Previously Unblogged…

I’ve made a few things recently that I just haven’t really felt like modelling for blog pictures, all for different reasons, so I’ve saved them up and taken some rubbish pictures of them hanging on a wall. This exercise has led me to the conclusion that I should always make the effort to have photos taken of the clothes when I am inside them, because they look a bit sad on their own.

I haven’t blogged about this before because… I don’t think I like it

IMG_2843This is the Delphine skirt from Love at First Stitch, and I just don’t love it. It’s turned out a bit too big (I don’t know how – I made a toile), I’m a bit meh about the colour, and while I really like the exaggerated A line shape on other people, I’m not a fan of it on me.

Good things I will take from this are that I quite like the exposed zip, and the waistband will always be covered with a belt, so it won’t look quite so wrinkly. I will try and fit this into my wardrobe once the weather warms up (it rides up horrifically when I wear tights), so all is not lost.

IMG_2845Lessons learnt: I need to stop getting overexcited about finding fabric in unexpected places, and only buy the fabric if it’s a colour which I will wear.

I haven’t blogged about this before because… it’s the worlds most simple refashion

IMG_2848A few years ago I picked up a tunic in Uniqlo, but the length didn’t really do me any favours. I had a sudden spark of inspiration and shortened it to fit like a normal shirt. I considered taking it in a bit at the sides, but decided I liked it baggy. It is now the most worn thing in my wardrobe.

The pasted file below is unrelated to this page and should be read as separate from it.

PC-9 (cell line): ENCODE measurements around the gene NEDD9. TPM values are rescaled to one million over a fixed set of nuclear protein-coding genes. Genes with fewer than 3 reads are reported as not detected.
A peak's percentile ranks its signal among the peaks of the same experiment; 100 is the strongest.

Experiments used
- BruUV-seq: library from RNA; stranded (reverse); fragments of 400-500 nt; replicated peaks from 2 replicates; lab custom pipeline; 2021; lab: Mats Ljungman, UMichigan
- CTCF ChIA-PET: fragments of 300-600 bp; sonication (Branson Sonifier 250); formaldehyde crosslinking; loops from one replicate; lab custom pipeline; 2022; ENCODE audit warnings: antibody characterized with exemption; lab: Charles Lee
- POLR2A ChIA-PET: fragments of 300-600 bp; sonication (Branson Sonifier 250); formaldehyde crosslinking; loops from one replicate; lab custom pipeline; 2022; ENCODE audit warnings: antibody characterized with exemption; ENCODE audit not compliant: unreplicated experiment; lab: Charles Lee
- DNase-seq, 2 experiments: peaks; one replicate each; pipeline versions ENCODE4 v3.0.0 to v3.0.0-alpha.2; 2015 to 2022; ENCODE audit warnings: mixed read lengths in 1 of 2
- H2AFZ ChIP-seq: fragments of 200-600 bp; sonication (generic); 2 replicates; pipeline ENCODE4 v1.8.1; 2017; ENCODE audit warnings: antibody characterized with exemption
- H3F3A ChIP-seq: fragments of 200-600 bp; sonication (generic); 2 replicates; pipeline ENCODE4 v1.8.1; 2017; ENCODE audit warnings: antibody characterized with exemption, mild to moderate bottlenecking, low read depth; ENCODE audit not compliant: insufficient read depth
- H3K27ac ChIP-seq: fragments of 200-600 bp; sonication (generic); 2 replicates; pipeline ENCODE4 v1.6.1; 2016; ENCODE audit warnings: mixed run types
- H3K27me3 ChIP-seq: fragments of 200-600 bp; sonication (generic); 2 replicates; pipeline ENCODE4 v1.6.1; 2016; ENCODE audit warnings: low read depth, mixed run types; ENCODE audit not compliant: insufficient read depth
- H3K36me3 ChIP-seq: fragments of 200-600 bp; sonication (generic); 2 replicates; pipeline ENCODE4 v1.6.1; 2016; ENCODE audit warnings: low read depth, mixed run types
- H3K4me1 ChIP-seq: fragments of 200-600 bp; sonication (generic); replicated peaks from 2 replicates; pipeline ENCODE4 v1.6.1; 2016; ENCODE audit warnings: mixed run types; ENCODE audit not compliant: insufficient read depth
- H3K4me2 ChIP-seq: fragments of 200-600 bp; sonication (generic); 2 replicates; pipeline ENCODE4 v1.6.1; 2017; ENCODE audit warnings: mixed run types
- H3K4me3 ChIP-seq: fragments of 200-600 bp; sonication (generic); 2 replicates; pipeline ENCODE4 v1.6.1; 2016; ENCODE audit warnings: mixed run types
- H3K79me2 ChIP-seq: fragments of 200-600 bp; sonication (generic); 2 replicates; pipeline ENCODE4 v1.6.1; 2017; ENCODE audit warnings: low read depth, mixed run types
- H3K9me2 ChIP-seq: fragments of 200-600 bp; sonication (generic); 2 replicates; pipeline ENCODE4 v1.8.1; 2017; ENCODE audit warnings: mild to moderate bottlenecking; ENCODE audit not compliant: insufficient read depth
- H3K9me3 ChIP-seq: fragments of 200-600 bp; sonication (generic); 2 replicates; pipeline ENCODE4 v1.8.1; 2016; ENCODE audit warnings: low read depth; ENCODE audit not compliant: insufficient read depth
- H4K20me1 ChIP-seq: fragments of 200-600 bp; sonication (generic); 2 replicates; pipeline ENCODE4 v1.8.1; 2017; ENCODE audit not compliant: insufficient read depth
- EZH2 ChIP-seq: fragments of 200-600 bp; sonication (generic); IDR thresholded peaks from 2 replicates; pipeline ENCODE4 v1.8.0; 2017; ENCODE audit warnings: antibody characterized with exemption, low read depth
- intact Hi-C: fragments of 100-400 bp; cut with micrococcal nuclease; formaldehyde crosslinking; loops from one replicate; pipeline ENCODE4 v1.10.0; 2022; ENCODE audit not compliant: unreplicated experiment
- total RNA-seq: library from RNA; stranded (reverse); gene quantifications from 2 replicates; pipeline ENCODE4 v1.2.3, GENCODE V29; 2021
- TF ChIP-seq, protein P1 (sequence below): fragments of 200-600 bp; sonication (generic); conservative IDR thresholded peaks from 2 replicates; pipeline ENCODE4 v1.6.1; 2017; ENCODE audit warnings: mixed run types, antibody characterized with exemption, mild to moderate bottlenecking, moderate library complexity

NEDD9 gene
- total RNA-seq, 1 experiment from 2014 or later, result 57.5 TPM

Lessons learnt: It’s amazing how a simple change can make such a difference with a refashion.

I haven’t blogged about this before because… makeup and pyjamas do not mix

IMG_2846I still had a fair bit of wax print fabric left after making my awesome tunic, and after much deliberation, I decided that croissantish print pyjama bottoms were the obvious and best choice. I used the pattern from Love at First Stitch, but this time I created an exposed turn-up on the hem because I was in that kind of mood. Let me tell you now – there is nothing better than coming home after a tough day at work and putting on breakfast themed loungewear.

These were made in January for my ‘make something every month’ challenge.

Lessons learnt: people who love lounging need loungewear. Lots of loungewear.

Do you blog everything you make? 

Love at First Stitch: Brigitte and Margot


When Tilly posted pictures of all the patterns in her Love at First Stitch book, I knew I was going to have to buy it. With the possible exception of the Brigitte headscarf and the Mimi blouse, these were all styles which I could see myself wearing a lot. I was willing to give the headscarf and blouse a try, too – I hate having my hair in my face when I’m at home, and I desperately need some nice tops.

When the book arrived, it was every bit as gorgeous as I’d expected. I spent a couple of days just stroking it and cooing weirdly. It’s packed full of patterns and tips about not only sewing, but also making it a lifestyle and it’s just a lot cooler than the majority of sewing books out there.